According to a bombshell report from NBC4 New York, the Department of Homeland Security is investigating U.S. Customs and Border Protection Agency officers at the Newark Airport for assaulting victims -- their own colleagues -- in a secure room in Terminal C, using what they call a "rape table."
The investigation is being lead by Department of Homeland Security Inspector General John Roth, who was a federal prosecutor for two decades, rising in the Justice Department to Acting Deputy Assistant Attorney General in the Criminal Division and chief of staff to the Deputy Attorney General.
“Once the lights go out, they grab you up like a gang, and they forcibly throw you on the table and one officer ended up mounting me and pretty much riding me like a horse,” one officer told NBC 4. “I don’t know how much more criminal you can get.”
The DOH Inspector General investigation was launched after three CBP officers explained the "sex table" allegations to NBC 4 reporters.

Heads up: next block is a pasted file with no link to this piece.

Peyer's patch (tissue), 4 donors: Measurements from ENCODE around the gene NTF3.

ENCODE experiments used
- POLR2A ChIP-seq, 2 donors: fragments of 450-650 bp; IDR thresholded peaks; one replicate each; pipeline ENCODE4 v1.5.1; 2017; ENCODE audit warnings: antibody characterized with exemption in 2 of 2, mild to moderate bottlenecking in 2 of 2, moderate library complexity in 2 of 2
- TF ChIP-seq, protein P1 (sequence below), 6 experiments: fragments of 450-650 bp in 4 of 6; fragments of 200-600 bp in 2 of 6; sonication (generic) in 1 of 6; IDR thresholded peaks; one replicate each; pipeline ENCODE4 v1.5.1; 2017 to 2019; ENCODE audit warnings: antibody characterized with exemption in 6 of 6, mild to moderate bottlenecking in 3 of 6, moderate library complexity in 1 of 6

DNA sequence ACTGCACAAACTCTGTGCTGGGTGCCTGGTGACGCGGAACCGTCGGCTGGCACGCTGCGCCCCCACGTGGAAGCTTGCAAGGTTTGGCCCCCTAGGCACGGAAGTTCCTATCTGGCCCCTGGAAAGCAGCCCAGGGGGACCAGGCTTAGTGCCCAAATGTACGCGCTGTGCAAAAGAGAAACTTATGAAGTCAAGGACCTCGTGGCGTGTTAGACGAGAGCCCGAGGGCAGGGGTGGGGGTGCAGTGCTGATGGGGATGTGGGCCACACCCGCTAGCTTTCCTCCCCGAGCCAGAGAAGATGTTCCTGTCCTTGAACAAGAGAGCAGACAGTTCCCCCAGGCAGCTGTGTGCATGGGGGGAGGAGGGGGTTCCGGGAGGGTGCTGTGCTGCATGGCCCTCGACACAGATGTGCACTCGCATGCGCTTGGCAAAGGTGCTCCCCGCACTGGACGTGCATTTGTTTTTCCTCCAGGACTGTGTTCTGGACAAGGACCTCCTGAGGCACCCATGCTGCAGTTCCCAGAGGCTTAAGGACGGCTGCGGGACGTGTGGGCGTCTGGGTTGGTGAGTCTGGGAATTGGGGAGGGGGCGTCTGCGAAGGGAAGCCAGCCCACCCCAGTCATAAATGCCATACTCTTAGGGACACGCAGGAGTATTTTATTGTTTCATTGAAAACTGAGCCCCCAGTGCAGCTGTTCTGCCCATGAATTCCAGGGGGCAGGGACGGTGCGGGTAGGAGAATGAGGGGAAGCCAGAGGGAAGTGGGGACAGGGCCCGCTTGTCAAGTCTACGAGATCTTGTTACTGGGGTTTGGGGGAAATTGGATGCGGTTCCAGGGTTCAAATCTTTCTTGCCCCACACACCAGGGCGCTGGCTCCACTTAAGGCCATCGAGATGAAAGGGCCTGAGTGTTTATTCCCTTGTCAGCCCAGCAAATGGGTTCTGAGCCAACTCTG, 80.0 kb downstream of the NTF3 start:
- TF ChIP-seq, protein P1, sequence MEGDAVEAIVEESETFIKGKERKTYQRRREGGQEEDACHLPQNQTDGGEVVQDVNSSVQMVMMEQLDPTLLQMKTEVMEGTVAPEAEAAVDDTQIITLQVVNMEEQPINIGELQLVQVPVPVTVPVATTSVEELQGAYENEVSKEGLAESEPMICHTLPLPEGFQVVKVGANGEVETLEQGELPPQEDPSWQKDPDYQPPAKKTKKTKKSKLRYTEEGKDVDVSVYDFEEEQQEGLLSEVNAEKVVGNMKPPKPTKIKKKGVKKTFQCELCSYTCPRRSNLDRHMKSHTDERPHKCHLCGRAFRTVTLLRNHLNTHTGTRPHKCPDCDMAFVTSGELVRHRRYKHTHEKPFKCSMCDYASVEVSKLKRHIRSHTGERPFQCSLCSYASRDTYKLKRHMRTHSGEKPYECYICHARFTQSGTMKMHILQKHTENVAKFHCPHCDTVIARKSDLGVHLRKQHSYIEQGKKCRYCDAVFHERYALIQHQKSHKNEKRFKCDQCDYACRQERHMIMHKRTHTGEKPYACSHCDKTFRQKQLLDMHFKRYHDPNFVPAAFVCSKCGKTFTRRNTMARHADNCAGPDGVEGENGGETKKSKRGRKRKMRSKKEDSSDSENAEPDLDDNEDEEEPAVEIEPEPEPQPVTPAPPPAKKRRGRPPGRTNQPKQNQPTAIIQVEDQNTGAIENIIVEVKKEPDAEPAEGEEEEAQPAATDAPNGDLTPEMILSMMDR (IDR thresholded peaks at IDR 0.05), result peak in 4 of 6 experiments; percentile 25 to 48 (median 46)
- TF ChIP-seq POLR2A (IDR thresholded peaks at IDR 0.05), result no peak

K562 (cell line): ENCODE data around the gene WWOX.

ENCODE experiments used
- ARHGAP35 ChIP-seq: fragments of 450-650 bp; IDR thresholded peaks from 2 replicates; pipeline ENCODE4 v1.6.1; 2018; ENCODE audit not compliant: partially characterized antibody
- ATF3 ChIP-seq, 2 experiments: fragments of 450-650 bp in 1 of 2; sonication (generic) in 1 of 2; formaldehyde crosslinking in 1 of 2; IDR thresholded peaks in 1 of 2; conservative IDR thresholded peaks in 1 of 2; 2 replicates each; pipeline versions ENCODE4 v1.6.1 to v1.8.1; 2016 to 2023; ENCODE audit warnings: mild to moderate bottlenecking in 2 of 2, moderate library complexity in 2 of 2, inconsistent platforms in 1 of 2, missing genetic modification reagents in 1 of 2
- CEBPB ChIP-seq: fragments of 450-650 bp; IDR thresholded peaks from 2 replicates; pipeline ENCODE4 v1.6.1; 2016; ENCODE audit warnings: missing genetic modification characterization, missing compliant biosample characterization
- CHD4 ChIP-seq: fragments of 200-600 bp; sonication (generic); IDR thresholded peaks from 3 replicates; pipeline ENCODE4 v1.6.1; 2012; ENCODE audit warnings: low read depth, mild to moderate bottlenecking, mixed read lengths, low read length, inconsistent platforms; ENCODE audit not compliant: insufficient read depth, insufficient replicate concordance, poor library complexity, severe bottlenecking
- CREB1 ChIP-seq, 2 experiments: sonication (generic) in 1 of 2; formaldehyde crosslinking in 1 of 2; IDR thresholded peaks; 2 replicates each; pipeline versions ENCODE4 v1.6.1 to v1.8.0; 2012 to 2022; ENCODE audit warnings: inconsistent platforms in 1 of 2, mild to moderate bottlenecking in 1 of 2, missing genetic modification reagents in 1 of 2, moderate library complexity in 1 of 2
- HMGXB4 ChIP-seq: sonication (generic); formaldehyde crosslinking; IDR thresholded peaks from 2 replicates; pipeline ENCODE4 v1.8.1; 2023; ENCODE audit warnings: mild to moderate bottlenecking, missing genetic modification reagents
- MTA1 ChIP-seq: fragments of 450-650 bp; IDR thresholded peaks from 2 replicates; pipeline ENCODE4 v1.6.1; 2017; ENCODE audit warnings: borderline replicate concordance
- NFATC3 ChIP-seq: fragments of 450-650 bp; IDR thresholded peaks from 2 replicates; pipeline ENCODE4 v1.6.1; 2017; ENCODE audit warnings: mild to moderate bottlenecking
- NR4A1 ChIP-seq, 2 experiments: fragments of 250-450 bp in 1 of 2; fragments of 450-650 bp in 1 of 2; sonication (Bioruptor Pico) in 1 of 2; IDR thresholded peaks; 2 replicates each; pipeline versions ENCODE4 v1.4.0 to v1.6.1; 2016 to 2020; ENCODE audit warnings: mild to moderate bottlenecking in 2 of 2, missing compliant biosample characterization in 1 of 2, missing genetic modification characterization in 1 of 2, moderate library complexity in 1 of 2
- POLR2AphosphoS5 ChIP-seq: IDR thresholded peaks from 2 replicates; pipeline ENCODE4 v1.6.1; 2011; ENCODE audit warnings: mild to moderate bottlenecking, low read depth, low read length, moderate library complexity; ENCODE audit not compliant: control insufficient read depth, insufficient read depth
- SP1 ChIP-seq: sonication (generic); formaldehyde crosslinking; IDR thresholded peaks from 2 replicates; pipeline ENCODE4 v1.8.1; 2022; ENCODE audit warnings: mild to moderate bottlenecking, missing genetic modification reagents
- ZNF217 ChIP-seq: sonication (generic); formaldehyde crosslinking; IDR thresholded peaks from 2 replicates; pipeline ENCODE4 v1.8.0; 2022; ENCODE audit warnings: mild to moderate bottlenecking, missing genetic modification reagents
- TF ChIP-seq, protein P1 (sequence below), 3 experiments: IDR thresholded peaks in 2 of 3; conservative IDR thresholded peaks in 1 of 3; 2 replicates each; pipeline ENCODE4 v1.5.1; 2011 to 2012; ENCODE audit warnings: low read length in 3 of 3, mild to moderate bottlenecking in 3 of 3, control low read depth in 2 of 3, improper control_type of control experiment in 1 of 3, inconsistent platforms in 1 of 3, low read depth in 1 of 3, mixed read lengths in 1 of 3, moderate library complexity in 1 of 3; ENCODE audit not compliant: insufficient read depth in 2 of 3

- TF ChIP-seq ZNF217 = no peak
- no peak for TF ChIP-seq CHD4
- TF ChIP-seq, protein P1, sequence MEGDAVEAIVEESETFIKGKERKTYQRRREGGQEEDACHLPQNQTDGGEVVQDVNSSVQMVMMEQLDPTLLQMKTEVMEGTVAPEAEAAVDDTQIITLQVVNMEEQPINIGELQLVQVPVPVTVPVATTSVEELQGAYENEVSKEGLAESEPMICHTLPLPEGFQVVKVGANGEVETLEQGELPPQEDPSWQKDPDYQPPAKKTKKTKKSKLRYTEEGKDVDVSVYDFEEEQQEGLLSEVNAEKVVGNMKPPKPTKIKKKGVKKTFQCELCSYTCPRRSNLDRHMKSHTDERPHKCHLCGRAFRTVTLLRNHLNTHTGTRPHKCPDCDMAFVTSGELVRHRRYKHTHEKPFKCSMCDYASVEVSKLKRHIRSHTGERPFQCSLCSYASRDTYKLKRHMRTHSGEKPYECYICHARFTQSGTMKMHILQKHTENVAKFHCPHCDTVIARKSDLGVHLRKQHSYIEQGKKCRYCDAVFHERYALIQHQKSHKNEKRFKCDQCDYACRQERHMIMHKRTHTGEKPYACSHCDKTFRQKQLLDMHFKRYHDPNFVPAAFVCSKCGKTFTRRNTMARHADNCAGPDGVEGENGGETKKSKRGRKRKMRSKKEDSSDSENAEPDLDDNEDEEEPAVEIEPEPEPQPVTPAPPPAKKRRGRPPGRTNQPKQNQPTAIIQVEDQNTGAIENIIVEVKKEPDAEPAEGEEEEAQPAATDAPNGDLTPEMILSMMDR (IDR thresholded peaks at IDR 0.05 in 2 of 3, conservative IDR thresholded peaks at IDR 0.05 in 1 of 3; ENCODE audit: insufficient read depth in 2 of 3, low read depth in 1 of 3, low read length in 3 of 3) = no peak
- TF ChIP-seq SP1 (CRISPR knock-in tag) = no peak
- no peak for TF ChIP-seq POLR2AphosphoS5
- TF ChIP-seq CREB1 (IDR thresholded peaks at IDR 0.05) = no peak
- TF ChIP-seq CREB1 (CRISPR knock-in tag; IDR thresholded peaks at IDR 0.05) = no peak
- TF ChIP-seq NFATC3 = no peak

"I’m afraid for my life, my safety," CBP officer Diana Cifuentes told NBC 4. "This is terrorizing. How is it that officers believe they’re free to do whatever they want to do?"
"There was a back and forth between another officer and myself," Cifuentes recalled. "He said, 'You deserve to be put on the rape table.' And that’s when he started chasing me. … [Eventually] I was held down by another officer and one additional officer taped me with green customs tape to the chair."
All three officers claimed there was too much intimidation for them to initially file official complaints.
U.S. Customs and Border Protection has pledged to, "cooperate fully with all criminal or administrative investigations of alleged misconduct."
The most bizarre allegation came from CBP officer Dan Arencibia. He said he was haunted by the playing of the 'Party Boy song' from the MTV series "Jackass" that played in the "rape table" room.
"They’re monsters in a sense," Arencibia said. "They know that we can’t do anything about this."
One of the other officers disagreed with his assessment.
"For this to stop we have to go to the public," argued CBP Officer Cifuentes. "We have to let people know that this is going on."
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